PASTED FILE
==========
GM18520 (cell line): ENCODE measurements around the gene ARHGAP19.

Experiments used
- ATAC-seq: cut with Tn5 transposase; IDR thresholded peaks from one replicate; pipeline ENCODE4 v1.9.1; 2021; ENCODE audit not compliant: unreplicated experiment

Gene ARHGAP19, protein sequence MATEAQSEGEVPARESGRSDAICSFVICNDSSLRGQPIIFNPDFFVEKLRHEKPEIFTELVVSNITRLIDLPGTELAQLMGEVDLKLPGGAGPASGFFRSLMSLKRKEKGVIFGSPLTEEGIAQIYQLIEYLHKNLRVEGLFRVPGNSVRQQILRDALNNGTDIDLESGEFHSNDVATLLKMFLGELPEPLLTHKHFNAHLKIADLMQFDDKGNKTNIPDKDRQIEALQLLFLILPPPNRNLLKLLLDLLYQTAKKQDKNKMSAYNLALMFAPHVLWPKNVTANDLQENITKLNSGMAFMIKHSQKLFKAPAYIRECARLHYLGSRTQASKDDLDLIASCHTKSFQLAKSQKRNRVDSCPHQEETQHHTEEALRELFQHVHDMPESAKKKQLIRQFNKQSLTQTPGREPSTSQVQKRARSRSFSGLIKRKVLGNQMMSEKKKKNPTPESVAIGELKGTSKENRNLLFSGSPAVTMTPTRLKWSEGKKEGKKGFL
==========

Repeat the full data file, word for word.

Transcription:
GM18520 (cell line): ENCODE measurements around the gene ARHGAP19.

Experiments used
- ATAC-seq: cut with Tn5 transposase; IDR thresholded peaks from one replicate; pipeline ENCODE4 v1.9.1; 2021; ENCODE audit not compliant: unreplicated experiment

Gene ARHGAP19, protein sequence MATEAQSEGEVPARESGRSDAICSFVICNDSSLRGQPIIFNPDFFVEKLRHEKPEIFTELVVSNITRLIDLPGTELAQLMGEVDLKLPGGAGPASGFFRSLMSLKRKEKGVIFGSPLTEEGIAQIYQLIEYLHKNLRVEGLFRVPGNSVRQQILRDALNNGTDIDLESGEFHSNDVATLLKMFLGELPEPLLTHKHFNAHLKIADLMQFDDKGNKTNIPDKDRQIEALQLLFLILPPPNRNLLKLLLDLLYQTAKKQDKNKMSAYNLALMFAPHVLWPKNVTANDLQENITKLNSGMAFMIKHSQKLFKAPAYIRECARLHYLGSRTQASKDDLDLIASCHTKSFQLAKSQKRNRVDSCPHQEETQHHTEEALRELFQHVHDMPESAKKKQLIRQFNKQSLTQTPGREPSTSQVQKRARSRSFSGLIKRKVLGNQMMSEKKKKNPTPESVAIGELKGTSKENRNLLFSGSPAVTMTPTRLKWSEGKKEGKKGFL